The Blue Brain project, first reported on GoldenSwamp in January 2008, is the subject today of a Wall Street Journal feature: In Search for Intelligence, a Silicon Brain Twitches. The illustration above compares excerpts of Blue Brain’s neural network construction (left) and connections in the internet among science articles from the Map of Science (right).
The left network is thicker because brain connectivity is thicker than the connectivity of ideas about science on the internet. But the same thing is happening in both places: a structure from which idea patterns emerge is present.
Of course, the Blue Brain is not flesh-and-blood. It is a model made of silicon, and yet, as the WSJ reports:
Dubbed Blue Brain, the simulation shows some strange behavior. The artificial “cells” respond to stimuli and suddenly pulse and flash in spooky unison, a pattern that isn’t programmed but emerges spontaneously.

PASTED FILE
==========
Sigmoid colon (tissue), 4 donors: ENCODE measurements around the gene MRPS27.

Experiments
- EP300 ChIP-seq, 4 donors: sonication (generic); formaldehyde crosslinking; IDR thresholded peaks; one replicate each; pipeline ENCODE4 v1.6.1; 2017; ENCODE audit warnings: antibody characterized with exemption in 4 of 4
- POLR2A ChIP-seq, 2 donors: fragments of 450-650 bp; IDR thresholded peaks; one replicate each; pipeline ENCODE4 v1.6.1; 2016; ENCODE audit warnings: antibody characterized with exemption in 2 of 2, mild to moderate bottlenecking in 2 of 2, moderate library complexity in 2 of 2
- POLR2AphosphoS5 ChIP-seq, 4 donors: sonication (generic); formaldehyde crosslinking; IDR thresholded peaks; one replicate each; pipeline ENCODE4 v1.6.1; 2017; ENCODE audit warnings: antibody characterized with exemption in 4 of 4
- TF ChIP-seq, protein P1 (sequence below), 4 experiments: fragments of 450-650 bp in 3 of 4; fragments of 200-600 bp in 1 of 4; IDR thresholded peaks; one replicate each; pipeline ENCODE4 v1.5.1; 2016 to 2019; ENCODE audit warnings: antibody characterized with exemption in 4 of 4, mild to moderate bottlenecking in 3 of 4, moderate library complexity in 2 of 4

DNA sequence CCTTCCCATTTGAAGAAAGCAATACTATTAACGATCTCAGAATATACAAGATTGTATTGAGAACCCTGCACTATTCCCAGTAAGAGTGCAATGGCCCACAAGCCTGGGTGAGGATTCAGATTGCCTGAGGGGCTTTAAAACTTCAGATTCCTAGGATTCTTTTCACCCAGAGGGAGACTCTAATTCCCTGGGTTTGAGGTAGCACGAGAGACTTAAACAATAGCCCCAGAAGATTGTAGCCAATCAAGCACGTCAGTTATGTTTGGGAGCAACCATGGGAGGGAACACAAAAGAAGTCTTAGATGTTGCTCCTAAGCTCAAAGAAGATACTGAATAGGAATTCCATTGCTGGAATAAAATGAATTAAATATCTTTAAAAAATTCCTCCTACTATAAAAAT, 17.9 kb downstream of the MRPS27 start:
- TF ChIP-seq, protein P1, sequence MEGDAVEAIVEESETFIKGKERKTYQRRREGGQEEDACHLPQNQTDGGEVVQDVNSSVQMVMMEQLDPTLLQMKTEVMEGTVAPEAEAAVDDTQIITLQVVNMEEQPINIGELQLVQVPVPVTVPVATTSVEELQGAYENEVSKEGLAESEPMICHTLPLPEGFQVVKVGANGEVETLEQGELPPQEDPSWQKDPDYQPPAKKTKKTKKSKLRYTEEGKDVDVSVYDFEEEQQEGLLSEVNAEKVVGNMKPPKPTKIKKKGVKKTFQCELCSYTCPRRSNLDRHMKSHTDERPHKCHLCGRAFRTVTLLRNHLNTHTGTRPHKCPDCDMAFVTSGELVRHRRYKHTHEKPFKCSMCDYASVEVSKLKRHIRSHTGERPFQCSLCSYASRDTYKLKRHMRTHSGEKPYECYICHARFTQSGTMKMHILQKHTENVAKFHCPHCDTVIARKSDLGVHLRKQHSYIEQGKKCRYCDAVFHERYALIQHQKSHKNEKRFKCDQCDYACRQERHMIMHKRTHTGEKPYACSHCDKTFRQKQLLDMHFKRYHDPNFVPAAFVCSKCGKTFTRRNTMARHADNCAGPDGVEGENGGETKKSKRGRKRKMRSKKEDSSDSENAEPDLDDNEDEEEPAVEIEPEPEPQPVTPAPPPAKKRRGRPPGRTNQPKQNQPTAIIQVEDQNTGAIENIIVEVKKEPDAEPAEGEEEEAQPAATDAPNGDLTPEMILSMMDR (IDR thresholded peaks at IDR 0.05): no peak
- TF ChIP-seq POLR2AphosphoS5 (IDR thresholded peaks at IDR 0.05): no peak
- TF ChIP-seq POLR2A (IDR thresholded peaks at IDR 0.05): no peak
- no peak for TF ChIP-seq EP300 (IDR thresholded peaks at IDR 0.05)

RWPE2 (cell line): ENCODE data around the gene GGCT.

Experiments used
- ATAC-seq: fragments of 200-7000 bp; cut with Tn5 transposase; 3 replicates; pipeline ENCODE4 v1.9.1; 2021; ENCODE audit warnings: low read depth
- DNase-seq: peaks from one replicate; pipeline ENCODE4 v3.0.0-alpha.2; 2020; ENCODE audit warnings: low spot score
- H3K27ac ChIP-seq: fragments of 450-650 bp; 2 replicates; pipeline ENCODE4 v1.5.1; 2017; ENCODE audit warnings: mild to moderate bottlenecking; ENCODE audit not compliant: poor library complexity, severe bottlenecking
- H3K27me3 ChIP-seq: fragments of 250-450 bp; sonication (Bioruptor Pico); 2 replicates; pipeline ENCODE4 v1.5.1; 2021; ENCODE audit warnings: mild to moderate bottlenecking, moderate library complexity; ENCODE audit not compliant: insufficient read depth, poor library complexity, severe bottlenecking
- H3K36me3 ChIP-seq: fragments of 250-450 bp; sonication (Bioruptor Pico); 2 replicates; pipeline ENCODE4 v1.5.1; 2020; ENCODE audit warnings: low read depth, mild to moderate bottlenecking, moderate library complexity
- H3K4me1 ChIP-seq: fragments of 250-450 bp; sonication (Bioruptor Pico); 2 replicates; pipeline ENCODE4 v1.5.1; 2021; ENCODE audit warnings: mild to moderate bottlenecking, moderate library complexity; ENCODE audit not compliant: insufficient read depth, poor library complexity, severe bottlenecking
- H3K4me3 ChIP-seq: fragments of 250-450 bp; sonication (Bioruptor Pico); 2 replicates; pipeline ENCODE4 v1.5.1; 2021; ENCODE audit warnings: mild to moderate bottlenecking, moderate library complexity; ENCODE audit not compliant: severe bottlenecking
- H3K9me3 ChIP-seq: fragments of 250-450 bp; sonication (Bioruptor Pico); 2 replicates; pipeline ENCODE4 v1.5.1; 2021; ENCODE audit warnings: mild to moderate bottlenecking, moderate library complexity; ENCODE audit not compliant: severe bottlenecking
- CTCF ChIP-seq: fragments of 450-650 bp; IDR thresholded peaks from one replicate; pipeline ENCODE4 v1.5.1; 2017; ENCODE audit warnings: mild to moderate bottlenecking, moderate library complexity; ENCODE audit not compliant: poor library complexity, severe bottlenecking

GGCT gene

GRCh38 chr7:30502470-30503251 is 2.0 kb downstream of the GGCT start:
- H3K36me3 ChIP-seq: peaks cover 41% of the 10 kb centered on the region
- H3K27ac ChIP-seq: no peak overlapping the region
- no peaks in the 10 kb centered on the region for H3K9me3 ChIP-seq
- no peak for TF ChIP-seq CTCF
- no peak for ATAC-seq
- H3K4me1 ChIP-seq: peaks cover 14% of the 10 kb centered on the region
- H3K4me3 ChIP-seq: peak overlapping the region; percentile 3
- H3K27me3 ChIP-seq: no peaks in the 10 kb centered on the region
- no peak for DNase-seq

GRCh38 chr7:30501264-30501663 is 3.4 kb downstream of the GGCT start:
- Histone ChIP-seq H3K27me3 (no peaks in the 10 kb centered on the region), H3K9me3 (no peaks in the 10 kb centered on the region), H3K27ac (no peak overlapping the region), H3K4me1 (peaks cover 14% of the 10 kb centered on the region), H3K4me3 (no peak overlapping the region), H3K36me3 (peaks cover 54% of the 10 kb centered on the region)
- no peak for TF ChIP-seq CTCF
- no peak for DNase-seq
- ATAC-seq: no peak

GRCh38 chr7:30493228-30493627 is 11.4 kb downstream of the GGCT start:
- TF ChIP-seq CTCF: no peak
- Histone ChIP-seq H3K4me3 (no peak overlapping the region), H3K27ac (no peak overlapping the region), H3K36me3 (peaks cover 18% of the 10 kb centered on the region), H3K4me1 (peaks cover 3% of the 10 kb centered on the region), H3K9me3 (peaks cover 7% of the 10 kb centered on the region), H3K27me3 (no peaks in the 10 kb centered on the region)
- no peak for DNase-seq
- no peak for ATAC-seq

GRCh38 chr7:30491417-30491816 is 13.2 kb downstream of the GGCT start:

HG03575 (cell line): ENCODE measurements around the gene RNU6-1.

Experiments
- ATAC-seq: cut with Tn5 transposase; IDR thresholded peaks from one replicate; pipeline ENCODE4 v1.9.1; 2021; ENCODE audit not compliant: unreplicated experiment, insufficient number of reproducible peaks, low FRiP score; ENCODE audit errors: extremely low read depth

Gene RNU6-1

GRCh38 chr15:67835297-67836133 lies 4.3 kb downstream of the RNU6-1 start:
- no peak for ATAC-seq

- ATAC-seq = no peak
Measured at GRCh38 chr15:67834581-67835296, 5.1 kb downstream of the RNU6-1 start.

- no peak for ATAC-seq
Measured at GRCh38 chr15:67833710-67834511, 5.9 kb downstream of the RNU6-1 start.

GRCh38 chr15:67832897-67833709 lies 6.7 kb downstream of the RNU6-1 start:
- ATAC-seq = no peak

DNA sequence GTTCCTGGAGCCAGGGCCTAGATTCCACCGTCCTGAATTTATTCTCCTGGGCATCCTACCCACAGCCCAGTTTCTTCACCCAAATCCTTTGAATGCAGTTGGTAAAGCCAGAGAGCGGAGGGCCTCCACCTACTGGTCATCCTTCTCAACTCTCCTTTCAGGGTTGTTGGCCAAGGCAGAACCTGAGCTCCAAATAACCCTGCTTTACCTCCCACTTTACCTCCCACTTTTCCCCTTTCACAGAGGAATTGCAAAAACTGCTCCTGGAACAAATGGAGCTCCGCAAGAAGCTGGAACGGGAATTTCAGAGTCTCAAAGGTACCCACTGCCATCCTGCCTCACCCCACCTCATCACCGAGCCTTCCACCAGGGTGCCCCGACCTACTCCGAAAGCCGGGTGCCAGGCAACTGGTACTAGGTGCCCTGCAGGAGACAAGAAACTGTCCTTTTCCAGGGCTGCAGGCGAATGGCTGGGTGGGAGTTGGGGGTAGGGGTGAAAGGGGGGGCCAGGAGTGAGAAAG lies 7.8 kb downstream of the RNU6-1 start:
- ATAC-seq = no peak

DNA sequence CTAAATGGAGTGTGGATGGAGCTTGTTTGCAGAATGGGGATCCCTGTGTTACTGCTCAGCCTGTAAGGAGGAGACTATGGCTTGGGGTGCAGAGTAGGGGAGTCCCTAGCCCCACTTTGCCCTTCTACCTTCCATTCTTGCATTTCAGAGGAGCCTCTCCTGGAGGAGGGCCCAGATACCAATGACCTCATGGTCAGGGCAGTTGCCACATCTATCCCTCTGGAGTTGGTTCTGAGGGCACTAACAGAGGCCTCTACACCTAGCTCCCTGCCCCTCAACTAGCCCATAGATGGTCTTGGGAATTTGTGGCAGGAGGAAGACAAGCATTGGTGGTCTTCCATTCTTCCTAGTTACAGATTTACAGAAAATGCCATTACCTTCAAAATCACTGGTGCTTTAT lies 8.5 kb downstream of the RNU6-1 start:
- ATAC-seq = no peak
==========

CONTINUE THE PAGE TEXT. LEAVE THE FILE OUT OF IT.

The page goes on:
“It’s the neuronal equivalent of a Mexican wave,” says Dr. Markram, referring to what happens when successive clusters of stadium spectators briefly stand and raise their arms, creating a ripple effect. Such synchronized behavior is common in flesh-and-blood brains, where it’s believed to be a basic step necessary for decision making. But when it arises in an artificial system, it’s more surprising.
The implications for this same sort of activity within networks of human knowledge online are a big “Hello” to educators — a Mexican wave, as it were, hailing them to harness the internet for reflecting knowledge to students.